The Right Coast

March 06, 2004
FAQ for persons about to delve into the Blackmun Tapes
By Tom Smith

Q: Is there really such a thing as "permanent boredom injury"?

A: The existence of PBI is still controversial among neurologists and psychiatrists. Toll booth operators, security guards in quiet neighborhoods, and of course, some lawyers have experienced symptoms of what some experts refer to as PBI. Inability to concentrate, sobbing, hysterical laughter and various kinds of substance abuse are all possible symptoms. Others regard PBI as merely a special case of post traumatic stress syndrome.

Q: Is there any relationship between PBI and Justice Blackmun?

A: Whether coincidentally or not, reported incidence of PBI is much higher than expected among groups that have been exposed to a Blackmun speech, especially one in which the topic of Roe v. Wade comes up, which includes every known speech given by the late justice after his emergence from obscurity after the famous decision permitting the non-killing killing of non-person persons.

Q: Is there any hard evidence that listening to Blackmun causes PBI?

A: No. However, this answer should be qualified by noting that some promising cases (in the research sense) were unable to respond to queries because they had been institutionalized. And of course, there is the well-known and sad case of the suicide mid-way through a speech by Justice Blackmun.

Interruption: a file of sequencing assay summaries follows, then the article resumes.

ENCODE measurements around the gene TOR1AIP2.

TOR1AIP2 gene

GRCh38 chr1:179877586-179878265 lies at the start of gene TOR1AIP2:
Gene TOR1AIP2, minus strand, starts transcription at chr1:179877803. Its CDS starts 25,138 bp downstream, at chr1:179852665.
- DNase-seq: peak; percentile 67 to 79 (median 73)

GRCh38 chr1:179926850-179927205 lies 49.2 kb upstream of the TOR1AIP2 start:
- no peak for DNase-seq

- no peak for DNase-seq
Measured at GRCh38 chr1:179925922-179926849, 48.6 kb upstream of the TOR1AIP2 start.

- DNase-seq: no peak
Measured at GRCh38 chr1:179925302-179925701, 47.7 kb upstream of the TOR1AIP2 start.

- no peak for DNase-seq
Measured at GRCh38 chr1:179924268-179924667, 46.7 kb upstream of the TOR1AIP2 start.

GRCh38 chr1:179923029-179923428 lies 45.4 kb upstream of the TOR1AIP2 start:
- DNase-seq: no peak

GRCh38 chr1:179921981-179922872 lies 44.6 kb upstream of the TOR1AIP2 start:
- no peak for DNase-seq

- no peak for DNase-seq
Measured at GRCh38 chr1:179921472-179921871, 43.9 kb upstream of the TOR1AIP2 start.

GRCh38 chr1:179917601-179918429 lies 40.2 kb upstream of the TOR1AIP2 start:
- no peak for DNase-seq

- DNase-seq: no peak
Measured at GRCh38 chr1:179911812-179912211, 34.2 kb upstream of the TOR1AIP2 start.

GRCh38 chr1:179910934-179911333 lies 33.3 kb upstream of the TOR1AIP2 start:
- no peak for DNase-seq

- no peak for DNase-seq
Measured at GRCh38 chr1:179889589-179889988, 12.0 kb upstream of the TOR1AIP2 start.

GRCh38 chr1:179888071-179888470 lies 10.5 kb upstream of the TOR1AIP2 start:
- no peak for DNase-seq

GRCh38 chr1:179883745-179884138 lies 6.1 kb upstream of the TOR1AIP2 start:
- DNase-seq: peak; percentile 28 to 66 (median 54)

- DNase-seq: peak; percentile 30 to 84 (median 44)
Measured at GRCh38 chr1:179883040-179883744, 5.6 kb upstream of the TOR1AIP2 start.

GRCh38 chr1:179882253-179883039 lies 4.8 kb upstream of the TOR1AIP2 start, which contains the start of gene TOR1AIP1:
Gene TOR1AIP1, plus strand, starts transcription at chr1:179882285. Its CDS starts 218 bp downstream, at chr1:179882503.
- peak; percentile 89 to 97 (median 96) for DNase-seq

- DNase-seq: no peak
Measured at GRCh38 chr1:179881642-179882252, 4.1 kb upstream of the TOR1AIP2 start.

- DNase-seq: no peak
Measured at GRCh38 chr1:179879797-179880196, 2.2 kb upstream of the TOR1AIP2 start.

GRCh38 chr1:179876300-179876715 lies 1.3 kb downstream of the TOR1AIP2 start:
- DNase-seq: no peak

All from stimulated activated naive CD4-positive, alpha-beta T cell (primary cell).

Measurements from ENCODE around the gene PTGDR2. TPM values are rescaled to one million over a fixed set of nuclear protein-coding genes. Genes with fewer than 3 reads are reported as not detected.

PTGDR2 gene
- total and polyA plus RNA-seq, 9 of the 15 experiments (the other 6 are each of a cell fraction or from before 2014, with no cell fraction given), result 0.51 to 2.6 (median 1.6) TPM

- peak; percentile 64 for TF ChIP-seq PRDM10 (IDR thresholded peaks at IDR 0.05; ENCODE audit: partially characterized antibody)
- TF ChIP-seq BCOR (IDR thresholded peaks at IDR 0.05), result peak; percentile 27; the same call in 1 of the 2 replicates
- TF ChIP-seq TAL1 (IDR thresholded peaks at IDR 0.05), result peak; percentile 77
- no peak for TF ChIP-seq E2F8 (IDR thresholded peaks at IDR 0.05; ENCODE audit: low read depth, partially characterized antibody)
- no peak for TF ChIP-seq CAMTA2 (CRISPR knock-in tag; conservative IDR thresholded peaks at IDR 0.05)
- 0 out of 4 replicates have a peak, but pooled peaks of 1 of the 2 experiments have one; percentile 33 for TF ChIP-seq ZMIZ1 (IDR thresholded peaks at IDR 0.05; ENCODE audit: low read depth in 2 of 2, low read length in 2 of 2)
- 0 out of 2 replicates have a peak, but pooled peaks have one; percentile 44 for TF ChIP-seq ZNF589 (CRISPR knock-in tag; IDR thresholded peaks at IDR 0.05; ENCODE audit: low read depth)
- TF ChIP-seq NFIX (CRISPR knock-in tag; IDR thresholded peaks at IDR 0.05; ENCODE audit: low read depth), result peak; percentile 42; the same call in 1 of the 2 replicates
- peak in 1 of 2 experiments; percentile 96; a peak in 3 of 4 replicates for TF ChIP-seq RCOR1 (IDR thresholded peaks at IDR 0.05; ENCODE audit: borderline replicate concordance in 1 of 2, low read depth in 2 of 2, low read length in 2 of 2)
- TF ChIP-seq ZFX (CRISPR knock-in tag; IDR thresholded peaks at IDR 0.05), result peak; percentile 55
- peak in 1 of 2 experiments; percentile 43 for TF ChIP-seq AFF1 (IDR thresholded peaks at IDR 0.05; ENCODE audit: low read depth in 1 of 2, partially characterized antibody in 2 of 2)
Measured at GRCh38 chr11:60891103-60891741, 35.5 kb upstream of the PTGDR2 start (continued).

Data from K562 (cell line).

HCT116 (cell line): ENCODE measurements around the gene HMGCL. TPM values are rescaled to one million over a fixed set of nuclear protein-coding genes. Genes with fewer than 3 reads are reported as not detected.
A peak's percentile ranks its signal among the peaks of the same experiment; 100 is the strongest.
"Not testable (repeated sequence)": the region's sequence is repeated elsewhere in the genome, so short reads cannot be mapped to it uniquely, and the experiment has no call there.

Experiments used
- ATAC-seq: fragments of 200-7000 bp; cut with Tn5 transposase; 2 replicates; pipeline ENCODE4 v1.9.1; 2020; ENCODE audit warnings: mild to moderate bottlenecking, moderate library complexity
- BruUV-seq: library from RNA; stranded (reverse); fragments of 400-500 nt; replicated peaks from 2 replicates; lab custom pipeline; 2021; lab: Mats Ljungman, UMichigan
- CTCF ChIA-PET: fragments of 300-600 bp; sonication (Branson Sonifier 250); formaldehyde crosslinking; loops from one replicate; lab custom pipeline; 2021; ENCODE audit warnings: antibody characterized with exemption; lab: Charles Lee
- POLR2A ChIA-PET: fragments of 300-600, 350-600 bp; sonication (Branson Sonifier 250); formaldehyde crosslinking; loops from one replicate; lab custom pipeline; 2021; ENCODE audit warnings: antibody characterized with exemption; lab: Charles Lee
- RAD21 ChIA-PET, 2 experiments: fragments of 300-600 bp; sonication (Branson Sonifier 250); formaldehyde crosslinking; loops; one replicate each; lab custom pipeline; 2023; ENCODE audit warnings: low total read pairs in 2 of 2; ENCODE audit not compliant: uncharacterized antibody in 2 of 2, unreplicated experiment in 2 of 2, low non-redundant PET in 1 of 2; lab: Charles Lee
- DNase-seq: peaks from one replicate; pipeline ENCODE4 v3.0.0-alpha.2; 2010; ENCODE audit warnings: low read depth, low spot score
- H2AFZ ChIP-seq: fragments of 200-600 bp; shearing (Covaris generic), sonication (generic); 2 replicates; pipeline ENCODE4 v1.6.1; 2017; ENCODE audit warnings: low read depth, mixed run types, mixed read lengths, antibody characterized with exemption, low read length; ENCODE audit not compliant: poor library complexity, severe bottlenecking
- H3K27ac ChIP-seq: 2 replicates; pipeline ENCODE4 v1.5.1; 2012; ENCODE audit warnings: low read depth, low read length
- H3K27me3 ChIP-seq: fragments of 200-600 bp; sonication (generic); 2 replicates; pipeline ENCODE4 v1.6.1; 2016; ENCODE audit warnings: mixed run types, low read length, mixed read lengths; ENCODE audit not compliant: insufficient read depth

Q: Is there anything I can do to take precautions against PBI if I am determined to listen to the Blackmun Tapes?

A: Yes. First, you should consider your own risk factors to determine what level of precautions is advisable. Persons from the mid-West, especially Minnesota, persons who think Justice Blackmun was a hero, and persons who can honestly say "I enjoyed that summary of the consolidated return regulations of the Internal Revenue Code" may get by with lower levels of precaution. However, persons who know that they often say (or think to themselves) phrases such as "rubbish," "self-serving cant," "what an idiot" or cognate phrases, are particularly at risk. Second, if you are a high risk person, you should consider exposure only after appropriate pre-medication. A dose of Valium or similar benzodiazapine, sufficient so you could say on a commercial flight "we're going to crash and I don't care" is a reasonable rule of thumb. By combining this with a caffeine dose equivalent to about 5 shots of espresso, PBI is likely to be avoided. Third, however, and this must be borne in mind, there are no guarantees.

Q: Do you believe persons about to have to listen to a Blackmun speech, or to the Blackmun tapes, should have the right to commit suicide?

A: This question is much debated within the "right-to-life", anti-so-called-"abortion"-(but only of non-person persons) community. Some believe that self-euthanasia is morally justified given the grave threat of PBI and similar injuries. Other, especially religious, pro- so-called "life" activists see this view as inconsistent with valuing life, even when it has been reduced to a pathetic, slavering shell of its former self, that can only mumble "how can that man . . . he couldn't think his way out of a . . . why do we bother having a constitution if . . . " Ultimately, this is decision that can only be made for us by second rate minds who stumbled into history by weird quirks of fate.